Cheryl Thomas is Professor of Judicial Studies; this is the first chair in judicial studies in the United Kingdom. She is also Director of the UCL Jury Project and Co-Director of the UCL Judicial Institute (with Professor Dame Hazel Genn). A specialist in judicial studies, she has conducted ground-breaking research in the United Kingdom and other jurisdictions on juries, judicial decision-making, the role of diversity in the justice system, and the appointment and training of judges.
Professor Thomas is the country's leading expert on juries. She has pioneered the study of jury decision-making in the criminal courts this country, using an innovative approach that combines case simulation with real jurors at Crown Courts, large-scale analysis of actual jury verdicts and post-verdict interviews with jurors. Her groundbreaking study, Diversity and Fairness in the Jury System (2007), was the first study ever conducted in this country on race and jury decision-making and the first study in over 15 years on the representative nature of jury service in England and Wales .
The recently published follow-up study, Are Juries Fair? (2010), tackles sensitive and controversial issues about the fairness of jury decision-making for the first time in this country. It examines whether all-White juries discriminate against Black and minority ethnic defendants, whether juries rarely convict on certain offences or at certain courts, whether jurors understand legal directions, are aware of media coverage of their cases or look for information on the internet about their cases during trial. The empirical study involved over 1000 serving jurors in three areas of the country and over 68,000 jury verdicts across all Crown Courts in England and Wales .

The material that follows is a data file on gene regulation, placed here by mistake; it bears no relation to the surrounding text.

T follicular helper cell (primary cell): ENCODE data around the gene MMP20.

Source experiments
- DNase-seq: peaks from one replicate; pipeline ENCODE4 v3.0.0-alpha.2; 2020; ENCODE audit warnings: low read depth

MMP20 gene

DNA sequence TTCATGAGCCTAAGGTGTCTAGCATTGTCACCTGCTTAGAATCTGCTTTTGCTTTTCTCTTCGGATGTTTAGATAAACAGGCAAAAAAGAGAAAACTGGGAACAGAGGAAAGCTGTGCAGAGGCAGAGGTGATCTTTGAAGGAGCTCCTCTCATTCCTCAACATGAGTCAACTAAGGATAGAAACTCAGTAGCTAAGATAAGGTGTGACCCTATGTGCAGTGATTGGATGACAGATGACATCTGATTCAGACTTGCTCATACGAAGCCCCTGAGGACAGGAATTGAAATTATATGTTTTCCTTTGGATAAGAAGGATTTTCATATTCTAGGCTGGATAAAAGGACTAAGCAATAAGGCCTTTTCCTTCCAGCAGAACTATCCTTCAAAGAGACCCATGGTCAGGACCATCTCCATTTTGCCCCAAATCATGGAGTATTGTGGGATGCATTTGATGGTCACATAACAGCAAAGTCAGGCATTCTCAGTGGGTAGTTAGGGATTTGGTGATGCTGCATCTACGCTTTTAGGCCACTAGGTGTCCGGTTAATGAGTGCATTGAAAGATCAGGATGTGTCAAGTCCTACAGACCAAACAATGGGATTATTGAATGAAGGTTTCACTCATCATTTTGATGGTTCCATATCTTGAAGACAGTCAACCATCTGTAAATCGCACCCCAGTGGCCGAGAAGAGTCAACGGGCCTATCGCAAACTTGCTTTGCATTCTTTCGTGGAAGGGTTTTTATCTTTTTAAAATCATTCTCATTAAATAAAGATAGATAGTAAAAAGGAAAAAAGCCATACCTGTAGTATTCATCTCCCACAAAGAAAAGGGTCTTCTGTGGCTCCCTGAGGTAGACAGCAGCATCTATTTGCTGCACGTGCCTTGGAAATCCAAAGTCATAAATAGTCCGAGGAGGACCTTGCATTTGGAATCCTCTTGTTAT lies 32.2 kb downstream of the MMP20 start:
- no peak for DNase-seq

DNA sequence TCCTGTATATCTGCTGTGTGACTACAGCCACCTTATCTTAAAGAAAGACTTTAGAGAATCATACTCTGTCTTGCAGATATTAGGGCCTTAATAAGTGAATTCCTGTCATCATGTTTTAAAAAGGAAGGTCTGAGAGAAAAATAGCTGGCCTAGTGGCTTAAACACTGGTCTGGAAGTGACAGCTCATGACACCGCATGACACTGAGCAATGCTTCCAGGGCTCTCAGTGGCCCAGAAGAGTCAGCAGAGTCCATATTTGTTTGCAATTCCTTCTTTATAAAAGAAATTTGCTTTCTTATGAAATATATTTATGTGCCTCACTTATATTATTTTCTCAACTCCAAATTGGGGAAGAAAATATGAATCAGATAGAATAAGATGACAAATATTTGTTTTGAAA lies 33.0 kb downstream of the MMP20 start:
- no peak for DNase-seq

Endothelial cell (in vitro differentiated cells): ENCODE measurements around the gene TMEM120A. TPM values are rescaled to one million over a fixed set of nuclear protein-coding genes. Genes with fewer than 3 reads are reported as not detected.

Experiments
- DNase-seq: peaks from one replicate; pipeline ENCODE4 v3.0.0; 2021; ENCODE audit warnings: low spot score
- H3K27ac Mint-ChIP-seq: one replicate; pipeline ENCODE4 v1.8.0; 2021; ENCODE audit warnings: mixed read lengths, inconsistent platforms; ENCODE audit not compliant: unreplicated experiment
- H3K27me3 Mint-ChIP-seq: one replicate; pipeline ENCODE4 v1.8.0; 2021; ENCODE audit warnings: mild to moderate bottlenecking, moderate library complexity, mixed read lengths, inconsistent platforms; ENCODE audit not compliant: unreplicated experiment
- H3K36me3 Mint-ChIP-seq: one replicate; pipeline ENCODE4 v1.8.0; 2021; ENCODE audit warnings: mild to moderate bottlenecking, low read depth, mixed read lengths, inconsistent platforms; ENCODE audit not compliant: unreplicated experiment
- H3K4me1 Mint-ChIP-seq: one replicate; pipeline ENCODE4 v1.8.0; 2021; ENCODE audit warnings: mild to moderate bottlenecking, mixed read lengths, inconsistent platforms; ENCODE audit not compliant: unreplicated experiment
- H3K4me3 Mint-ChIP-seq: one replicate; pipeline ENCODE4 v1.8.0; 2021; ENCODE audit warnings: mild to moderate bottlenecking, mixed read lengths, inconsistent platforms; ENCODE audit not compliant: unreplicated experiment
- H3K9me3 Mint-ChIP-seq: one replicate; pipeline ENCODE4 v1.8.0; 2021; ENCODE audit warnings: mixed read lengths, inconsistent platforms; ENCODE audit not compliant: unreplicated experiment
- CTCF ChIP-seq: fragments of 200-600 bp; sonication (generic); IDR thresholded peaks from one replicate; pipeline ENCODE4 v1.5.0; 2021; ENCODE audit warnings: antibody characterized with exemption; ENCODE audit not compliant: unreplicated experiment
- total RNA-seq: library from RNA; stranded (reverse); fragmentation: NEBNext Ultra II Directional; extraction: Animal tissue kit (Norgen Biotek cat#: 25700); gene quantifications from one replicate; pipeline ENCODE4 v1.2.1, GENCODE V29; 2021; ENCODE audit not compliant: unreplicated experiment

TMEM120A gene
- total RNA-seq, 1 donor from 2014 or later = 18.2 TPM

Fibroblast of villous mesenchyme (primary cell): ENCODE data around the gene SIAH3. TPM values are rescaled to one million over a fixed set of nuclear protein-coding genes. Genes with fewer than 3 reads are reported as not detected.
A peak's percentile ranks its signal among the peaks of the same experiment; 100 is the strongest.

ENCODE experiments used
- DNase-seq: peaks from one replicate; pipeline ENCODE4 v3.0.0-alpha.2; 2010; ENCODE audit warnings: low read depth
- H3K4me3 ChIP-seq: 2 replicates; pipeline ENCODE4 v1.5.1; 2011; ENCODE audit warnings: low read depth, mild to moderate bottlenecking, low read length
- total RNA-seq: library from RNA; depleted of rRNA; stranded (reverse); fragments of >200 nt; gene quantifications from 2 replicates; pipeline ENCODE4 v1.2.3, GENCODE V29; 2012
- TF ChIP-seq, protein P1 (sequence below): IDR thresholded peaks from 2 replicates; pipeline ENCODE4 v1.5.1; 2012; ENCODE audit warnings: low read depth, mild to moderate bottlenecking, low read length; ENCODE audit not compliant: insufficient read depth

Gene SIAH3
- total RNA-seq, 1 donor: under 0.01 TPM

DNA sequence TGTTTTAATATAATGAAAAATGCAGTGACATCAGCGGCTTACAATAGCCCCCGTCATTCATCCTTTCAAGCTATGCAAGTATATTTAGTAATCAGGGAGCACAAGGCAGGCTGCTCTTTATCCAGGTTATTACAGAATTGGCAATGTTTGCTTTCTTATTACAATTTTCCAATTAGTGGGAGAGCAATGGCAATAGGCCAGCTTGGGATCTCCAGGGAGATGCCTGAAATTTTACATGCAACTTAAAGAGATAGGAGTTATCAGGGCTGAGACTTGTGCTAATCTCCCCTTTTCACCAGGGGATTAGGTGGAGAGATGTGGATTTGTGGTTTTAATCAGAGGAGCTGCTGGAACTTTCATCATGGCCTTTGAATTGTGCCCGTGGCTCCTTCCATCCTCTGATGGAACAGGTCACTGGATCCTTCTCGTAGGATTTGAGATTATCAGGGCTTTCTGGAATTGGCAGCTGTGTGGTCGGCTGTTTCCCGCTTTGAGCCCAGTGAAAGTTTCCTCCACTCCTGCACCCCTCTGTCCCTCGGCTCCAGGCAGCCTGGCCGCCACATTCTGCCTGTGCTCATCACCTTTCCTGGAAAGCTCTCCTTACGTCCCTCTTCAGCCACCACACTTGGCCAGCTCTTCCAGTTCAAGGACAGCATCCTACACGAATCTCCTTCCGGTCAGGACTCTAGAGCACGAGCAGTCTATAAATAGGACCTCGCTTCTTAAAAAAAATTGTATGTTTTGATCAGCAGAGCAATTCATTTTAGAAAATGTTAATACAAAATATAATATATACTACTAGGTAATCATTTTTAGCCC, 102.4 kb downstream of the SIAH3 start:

Professor Thomas has served as a specialist consultant on judicial affairs to the Lord Chancellor's Advisory Panel on Judicial Diversity, Her Majesty's Crown Prosecution Service Inspectorate, the European Commission, French government, Judicial Studies Board, Council of Europe, Lord Chancellor, and former Commission for Judicial Appointments. As well as an academic, she is also a documentary filmmaker and has produced programmes for the BBC, Channel 4, ITV, Discovery and PBS.
She is currently conducting new judicial decision-making research on tribunal decision-making funded by the Nuffield Foundation and conducted in cooperation with the Tribunals Service.
D.Phil. in law and politics from Oxford University , M.Phil. in politics from Oxford University , BA in political science from Syracuse University .
Thomas, C. (2010) Are Juries Fair?, London : Ministry of Justice
Thomas, C. (2008) Exposing the Myths of Jury Service , Criminal Law Review, Volume 415.
Thomas, C., with Balmer, N.J. (2007) Diversity and Fairness in the Jury System, London : Ministry of Justice
Thomas, C. (2007) Tribunals: Testing Ground for Diversity , Tribunals Journal (Winter)
Thomas, C. with Balmer, N.J and Lane, A. (2006) Judicial Diversity and the Appointment of Deputy District Judges , London : Commission for Judicial Appointments
Thomas, C. (2006) Difference in Diversity , Tribunals Journal (Spring)
Thomas, C. (2006) Judicial Training and Education in Other Jurisdictions , London : Judicial Studies Board.
Thomas, C. (2005) Judicial Diversity in the United Kingdom and Other Jurisdictions: A Review of Research, Policy and Practices , London : Commission for Judicial Appointments.
Thomas, C. (ed.) (2002) of C. Guarnieri and P. Pederzoli, The Power of Judges , Oxford : Oxford University Press.